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Dave Matthews Band delights packed Blossom crowd on a soggy, song-filled night

concertreviewicon.jpgAugust 21, 2007

John Soeder
Plain Dealer Pop Music Critic

You don't suppose Dave Matthews is just trying to get out of doing the yard work back home, do you?

Whatever the reason, the singer-guitarist from Seattle (by way of South Africa) and his beloved jam band hit the road almost every summer, inevitably ending up at Blossom Music Center at some point. They packed the place again Monday night, despite miserable weather.

You know you're hot stuff if thousands of fans are willing to sit through a steady rain just to bask in your performance.

Ever the casual superstar, Matthews, 40, ambled onstage in an untucked shirt and jeans. "Celebrate, we will / Because life is short but sweet for certain," he crooned, brimming with childlike wonder during the toe-tapping opener "Two Step."

Matthews eagerly shared the spotlight with core band members Boyd Tinsley (violin), LeRoi Moore (sax), Stefan Lessard (bass) and Carter Beauford (drums), as well as longtime sidekick Butch Taylor on keyboards and Rashawn Ross on trumpet. Everyone got multiple chances to solo, especially during the majestic "Grey Street," when it seemed like everyone was soloing at once.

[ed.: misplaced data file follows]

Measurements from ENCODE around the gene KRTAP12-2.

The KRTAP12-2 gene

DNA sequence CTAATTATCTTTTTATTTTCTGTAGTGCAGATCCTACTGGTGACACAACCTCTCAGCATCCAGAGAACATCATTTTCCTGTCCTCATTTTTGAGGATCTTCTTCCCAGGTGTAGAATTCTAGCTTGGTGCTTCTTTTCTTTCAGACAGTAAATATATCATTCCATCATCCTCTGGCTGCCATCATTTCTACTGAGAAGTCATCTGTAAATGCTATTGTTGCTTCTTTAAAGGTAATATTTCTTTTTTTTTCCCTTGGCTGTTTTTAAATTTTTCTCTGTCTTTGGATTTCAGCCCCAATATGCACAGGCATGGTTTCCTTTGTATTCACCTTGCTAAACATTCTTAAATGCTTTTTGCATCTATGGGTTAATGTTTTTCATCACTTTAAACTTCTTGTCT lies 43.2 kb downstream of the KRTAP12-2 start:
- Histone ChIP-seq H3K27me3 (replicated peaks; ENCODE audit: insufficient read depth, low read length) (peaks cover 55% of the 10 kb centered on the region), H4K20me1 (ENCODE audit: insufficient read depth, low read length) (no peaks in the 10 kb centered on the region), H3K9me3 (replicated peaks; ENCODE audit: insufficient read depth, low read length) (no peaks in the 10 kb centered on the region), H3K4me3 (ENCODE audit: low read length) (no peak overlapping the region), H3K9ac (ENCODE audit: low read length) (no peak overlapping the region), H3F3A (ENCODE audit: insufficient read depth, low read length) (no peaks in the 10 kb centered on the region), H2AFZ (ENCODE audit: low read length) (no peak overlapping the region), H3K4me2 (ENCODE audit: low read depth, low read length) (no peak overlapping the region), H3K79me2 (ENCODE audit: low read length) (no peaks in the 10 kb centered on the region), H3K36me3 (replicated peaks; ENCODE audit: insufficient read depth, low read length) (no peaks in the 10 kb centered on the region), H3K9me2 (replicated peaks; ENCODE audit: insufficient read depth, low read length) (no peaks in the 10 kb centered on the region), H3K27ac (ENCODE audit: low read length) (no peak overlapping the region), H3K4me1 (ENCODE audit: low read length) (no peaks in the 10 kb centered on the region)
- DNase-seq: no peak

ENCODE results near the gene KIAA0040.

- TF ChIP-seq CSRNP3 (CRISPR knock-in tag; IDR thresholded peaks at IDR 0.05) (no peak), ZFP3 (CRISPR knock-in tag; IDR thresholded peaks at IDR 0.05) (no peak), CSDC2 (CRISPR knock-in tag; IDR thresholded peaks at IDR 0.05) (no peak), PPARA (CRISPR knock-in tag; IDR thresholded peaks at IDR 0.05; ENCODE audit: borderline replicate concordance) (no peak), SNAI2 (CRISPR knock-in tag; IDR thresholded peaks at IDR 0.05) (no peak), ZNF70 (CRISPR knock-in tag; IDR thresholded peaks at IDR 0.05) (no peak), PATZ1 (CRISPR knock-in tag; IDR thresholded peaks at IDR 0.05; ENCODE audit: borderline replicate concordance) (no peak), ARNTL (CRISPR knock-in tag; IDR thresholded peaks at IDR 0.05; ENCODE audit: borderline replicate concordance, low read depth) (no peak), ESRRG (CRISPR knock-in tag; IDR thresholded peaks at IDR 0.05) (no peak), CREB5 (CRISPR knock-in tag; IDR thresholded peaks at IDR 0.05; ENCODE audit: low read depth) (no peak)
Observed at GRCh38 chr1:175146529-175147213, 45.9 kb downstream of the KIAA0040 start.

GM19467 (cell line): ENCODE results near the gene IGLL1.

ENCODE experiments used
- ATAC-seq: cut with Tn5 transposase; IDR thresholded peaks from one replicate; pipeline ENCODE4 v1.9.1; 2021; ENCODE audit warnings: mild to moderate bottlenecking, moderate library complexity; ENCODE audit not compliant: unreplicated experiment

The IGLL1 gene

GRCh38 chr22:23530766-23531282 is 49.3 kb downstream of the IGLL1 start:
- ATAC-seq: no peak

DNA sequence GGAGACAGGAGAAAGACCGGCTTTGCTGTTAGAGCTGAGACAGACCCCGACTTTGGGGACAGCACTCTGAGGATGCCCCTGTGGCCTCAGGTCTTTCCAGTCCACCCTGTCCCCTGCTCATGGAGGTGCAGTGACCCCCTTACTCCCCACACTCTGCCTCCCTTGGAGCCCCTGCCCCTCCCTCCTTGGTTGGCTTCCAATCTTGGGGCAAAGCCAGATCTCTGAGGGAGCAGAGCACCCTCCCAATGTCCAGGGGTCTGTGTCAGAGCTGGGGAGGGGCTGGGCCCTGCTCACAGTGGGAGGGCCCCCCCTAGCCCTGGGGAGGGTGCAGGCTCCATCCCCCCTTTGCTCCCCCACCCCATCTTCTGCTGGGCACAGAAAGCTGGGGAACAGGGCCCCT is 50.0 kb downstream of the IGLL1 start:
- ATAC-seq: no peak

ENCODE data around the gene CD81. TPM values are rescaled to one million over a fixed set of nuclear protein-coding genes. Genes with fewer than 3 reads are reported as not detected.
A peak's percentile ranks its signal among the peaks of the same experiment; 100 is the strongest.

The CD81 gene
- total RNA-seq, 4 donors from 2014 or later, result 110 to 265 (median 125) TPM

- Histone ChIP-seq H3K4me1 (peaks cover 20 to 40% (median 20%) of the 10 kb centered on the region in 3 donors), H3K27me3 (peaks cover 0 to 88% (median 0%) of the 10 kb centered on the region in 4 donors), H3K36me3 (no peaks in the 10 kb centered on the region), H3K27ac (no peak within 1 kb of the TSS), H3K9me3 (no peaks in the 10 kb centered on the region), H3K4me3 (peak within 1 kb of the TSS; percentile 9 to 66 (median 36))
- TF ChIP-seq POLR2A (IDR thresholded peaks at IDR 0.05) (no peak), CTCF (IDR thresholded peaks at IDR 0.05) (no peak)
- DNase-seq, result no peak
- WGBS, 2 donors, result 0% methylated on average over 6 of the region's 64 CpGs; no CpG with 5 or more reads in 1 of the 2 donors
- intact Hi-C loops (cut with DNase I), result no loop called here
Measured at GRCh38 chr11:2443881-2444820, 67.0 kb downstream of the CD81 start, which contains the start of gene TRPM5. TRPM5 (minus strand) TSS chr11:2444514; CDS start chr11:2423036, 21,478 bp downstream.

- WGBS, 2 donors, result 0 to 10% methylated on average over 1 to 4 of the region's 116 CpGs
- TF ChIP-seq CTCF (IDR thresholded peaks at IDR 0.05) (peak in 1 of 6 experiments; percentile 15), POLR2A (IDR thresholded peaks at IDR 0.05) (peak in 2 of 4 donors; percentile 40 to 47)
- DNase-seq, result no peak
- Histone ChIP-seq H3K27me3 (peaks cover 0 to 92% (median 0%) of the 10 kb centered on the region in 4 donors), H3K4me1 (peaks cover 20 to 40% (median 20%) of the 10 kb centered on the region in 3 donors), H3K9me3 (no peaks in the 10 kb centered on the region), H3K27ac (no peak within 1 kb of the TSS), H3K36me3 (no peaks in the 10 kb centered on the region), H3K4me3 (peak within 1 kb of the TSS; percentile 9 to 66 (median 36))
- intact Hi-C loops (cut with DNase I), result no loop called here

On a mellower note, Matthews accompanied himself on acoustic guitar for a mostly solo rendition of the ballad "Sister," with sweet vocal harmonies by Beauford, Ross and Taylor.

Alongside "Where Are You Going," "Crush," "Stand Up (For It)" and other well-received standbys, promising works-in-progress were unveiled.

"It's still learning how to walk, but it's doing alright," Matthews said by way of introducing "#27," which had a Neil Young-ish vibe.

Another new tune, "Corn Bread," came off like a heavy-metal hoedown. As with many Dave Matthews Band songs, it was hard to determine exactly what the lyrics were about, although it's safe to say they actually had very little to do with corn bread.

As nuclear blasts flashed on video screens in the middle of the weirdly captivating "Eh Hee," Matthews proclaimed: "Praise God, who has many names / But the devil has many more."

The opening bars of an older number, "Too Much," stirred like a giant hibernating beast coming back to life, roused by Moore's baritone sax, Taylor's soulful organ vamps and Lessard's throbbing bass riffs.

"I shall miss these things / When it all rolls by," Matthews sang in "Stay (Wasting Time)," coming up with a fitting epitaph toward the end of the 2 1/2-hour concert.

How can we miss Matthews & Co. if they keep coming around, year after year? Lucky for them -- and us -- they have yet to wear out their welcome.

2007, concert reviewsdbtp